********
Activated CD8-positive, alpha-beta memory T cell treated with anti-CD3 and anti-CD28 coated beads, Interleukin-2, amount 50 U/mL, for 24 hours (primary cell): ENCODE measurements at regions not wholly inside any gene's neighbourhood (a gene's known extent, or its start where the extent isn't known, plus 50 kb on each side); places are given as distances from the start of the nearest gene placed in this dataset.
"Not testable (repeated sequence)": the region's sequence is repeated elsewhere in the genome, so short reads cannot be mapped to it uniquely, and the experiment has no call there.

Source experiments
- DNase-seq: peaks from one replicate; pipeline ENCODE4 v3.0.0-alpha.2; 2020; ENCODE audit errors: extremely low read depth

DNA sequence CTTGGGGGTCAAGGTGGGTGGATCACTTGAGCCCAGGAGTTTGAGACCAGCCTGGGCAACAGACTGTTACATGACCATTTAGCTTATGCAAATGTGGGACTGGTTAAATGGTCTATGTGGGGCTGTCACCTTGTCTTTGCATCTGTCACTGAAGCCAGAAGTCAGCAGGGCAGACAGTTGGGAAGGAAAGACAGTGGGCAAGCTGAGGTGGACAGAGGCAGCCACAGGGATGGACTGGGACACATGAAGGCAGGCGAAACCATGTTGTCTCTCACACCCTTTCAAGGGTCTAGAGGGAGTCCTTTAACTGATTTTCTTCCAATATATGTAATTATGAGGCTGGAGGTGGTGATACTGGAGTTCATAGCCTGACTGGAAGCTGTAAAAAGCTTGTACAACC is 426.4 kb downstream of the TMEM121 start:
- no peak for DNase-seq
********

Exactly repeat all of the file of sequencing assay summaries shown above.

Activated CD8-positive, alpha-beta memory T cell treated with anti-CD3 and anti-CD28 coated beads, Interleukin-2, amount 50 U/mL, for 24 hours (primary cell): ENCODE measurements at regions not wholly inside any gene's neighbourhood (a gene's known extent, or its start where the extent isn't known, plus 50 kb on each side); places are given as distances from the start of the nearest gene placed in this dataset.
"Not testable (repeated sequence)": the region's sequence is repeated elsewhere in the genome, so short reads cannot be mapped to it uniquely, and the experiment has no call there.

Source experiments
- DNase-seq: peaks from one replicate; pipeline ENCODE4 v3.0.0-alpha.2; 2020; ENCODE audit errors: extremely low read depth

DNA sequence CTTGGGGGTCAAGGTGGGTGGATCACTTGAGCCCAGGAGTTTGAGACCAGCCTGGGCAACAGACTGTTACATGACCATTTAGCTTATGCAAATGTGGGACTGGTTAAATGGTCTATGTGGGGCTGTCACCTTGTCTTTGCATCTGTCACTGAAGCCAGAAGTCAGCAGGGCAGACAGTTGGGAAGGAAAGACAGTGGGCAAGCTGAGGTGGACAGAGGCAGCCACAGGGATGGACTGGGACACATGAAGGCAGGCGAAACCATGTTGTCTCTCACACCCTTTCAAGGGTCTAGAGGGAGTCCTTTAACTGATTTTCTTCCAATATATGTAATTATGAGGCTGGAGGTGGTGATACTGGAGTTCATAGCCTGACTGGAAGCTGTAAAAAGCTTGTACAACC is 426.4 kb downstream of the TMEM121 start:
- no peak for DNase-seq